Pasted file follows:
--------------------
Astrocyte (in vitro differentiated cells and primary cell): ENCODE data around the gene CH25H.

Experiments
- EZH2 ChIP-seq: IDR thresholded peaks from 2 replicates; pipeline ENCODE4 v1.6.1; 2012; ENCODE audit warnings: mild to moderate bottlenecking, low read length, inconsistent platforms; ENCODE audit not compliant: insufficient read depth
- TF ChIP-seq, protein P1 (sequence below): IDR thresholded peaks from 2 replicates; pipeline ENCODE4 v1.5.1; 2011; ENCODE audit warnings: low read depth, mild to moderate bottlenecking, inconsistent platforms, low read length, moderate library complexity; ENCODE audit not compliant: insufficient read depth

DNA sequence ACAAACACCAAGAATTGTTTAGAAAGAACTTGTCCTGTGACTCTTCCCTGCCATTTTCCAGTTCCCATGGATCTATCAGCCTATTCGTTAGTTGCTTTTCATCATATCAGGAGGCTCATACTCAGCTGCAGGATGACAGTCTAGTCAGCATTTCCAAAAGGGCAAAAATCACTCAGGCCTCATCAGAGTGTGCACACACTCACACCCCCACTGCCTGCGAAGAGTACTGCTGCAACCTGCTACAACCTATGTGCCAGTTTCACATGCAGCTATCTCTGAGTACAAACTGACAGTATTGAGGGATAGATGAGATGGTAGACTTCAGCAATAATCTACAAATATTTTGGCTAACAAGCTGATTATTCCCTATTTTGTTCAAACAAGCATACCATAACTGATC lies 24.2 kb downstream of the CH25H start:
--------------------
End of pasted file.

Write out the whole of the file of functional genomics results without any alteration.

Astrocyte (in vitro differentiated cells and primary cell): ENCODE data around the gene CH25H.

Experiments
- EZH2 ChIP-seq: IDR thresholded peaks from 2 replicates; pipeline ENCODE4 v1.6.1; 2012; ENCODE audit warnings: mild to moderate bottlenecking, low read length, inconsistent platforms; ENCODE audit not compliant: insufficient read depth
- TF ChIP-seq, protein P1 (sequence below): IDR thresholded peaks from 2 replicates; pipeline ENCODE4 v1.5.1; 2011; ENCODE audit warnings: low read depth, mild to moderate bottlenecking, inconsistent platforms, low read length, moderate library complexity; ENCODE audit not compliant: insufficient read depth

DNA sequence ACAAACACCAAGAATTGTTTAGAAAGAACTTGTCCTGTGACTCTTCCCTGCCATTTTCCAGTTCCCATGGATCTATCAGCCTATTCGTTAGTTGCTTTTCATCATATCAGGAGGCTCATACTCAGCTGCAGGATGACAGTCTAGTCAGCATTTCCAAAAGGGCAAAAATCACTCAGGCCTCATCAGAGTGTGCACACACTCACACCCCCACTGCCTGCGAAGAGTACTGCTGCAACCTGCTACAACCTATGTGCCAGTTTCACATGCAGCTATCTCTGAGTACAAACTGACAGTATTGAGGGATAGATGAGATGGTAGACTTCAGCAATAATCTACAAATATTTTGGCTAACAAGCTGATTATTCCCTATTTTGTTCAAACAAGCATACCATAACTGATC lies 24.2 kb downstream of the CH25H start: